Dutch fur farmers consider the European Human Rights Court

December 20, 2016 - The Dutch Supreme Court has upheld the ban on mink farming in The Netherlands. Dutch fur farmers are considering their options including taking the case to the European Court of Human Rights.

The Dutch Supreme Court has ruled in the cassation proceedings brought before them by Dutch fur farmers. The Supreme Court stated that the previous ruling by The Hague Court of Appeal has been correctly handled, and the ban on mink farming in The Netherlands from year 2024 stands.

“This case is not over yet. The Dutch fur farmers are considering their options including taking the case to the European Court of Human Rights. The principal disagreement throughout the Dutch court system calls for the European Human Rights court to establish if you really can ban an entire industry without proper compensation for your losses, for example buildings and equipment which will have no value after the phase out period,” says Mette Lykke Nielsen, CEO of Fur Europe.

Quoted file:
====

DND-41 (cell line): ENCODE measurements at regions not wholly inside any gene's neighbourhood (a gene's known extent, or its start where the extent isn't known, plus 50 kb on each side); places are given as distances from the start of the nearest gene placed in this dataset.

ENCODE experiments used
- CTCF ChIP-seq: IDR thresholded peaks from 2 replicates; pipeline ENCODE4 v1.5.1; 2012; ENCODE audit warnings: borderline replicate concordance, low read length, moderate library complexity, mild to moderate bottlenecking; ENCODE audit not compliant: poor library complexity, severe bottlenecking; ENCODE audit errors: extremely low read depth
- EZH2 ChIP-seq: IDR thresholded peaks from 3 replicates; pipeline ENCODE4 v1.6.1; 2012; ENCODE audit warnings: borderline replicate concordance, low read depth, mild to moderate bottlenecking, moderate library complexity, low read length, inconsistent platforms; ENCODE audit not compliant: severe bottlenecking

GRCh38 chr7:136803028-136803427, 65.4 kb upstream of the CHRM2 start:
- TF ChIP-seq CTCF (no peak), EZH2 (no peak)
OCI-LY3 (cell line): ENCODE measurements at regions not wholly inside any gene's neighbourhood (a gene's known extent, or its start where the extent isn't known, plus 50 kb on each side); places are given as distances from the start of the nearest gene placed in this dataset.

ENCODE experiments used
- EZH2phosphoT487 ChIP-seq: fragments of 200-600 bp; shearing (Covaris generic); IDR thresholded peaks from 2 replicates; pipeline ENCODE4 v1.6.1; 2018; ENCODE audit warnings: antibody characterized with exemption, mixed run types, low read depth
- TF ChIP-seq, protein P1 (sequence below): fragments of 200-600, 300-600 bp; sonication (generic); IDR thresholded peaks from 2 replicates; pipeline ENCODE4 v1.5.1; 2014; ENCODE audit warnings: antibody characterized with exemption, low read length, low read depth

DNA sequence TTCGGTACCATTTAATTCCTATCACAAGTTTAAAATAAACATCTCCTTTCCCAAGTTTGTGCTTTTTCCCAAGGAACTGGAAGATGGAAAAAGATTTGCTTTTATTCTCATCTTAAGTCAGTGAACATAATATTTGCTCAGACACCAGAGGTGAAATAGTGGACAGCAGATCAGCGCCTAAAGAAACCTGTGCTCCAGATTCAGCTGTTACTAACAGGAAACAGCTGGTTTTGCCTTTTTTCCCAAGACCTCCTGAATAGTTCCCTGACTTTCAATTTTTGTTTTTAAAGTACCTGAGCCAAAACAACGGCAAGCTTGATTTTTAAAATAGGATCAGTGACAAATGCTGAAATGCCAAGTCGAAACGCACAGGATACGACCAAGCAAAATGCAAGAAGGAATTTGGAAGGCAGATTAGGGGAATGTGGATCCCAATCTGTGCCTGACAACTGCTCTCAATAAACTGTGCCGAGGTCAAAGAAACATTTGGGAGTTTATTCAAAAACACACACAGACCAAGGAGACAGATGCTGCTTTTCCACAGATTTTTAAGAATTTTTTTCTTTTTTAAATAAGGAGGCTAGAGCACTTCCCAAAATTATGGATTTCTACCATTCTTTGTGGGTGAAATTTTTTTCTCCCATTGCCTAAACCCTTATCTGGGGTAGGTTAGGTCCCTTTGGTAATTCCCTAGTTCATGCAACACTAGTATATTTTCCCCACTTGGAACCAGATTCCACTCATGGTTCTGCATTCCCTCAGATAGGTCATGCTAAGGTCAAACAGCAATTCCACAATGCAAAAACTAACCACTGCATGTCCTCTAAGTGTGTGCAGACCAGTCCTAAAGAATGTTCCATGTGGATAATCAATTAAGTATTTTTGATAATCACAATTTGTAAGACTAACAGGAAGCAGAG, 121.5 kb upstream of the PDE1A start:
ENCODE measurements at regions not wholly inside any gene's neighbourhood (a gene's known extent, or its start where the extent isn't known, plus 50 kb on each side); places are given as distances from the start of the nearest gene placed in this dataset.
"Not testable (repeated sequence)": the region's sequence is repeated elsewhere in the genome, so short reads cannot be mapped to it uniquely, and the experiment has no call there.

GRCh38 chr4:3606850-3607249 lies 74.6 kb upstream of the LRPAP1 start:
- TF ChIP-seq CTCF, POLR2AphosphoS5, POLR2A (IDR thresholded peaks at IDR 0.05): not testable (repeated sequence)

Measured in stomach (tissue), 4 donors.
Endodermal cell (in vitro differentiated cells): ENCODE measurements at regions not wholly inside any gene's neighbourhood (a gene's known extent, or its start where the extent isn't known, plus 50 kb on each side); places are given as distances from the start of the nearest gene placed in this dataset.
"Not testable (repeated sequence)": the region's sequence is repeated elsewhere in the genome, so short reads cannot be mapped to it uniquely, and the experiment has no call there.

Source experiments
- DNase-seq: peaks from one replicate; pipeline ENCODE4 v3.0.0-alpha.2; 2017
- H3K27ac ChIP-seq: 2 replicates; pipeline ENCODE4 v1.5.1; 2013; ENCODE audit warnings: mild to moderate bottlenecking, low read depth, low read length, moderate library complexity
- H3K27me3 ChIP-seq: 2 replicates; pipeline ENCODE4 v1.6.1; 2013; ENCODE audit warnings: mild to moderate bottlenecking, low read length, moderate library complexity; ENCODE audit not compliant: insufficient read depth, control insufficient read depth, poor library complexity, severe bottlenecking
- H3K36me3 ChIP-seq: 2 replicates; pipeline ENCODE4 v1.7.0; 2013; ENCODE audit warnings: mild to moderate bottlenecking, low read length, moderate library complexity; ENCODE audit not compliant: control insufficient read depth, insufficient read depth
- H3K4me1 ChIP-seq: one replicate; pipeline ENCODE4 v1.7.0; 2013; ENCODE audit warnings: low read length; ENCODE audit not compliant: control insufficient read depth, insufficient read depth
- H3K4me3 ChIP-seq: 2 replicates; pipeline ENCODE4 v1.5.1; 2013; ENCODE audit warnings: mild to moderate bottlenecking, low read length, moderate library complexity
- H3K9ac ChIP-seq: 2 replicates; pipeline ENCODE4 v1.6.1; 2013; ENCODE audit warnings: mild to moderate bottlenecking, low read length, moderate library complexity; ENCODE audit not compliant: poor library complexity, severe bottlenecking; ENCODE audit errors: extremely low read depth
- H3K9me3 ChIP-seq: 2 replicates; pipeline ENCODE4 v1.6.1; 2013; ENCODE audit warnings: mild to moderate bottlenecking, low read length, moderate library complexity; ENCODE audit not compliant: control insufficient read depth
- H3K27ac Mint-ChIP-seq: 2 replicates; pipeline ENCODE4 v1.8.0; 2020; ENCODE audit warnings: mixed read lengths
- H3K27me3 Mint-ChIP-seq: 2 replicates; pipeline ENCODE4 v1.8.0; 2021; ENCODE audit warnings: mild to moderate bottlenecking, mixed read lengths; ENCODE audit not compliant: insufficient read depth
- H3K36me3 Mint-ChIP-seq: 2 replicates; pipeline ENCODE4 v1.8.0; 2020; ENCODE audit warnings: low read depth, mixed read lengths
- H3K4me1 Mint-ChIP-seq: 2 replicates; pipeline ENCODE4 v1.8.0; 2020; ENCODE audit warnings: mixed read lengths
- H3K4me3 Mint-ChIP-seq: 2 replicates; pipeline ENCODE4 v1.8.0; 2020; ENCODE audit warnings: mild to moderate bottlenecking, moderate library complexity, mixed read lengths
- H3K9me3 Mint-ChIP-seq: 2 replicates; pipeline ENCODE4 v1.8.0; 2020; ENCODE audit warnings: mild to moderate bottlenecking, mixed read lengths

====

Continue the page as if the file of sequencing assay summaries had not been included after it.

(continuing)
While other Dutch court instances have pointed out that a 10-year phase out period violates the European Convention on Human Rights’ article 1 on property rights, the Supreme Court stated that a phase out period works as sufficient economic compensation and protection by article 1 does not include future income.

The ban on mink farming in The Netherlands is grounded in fur being deemed an unnecessary luxury product, and the amendments of the law stresses that a ban on fur farming cannot be based on poor animal welfare.

“We remain convinced that what matters to most European citizens is good animal welfare, and we take notice that the Dutch legislators acknowledge the animal welfare standards in the fur production. This is in line with existing scientific research on fur farmed species. On the other hand we regret the idea of legislation based on coincidental notions about morality. Clearly such elastic measures open the door to ban all kind of animal use sectors,” Mette Lykke Nielsen says.

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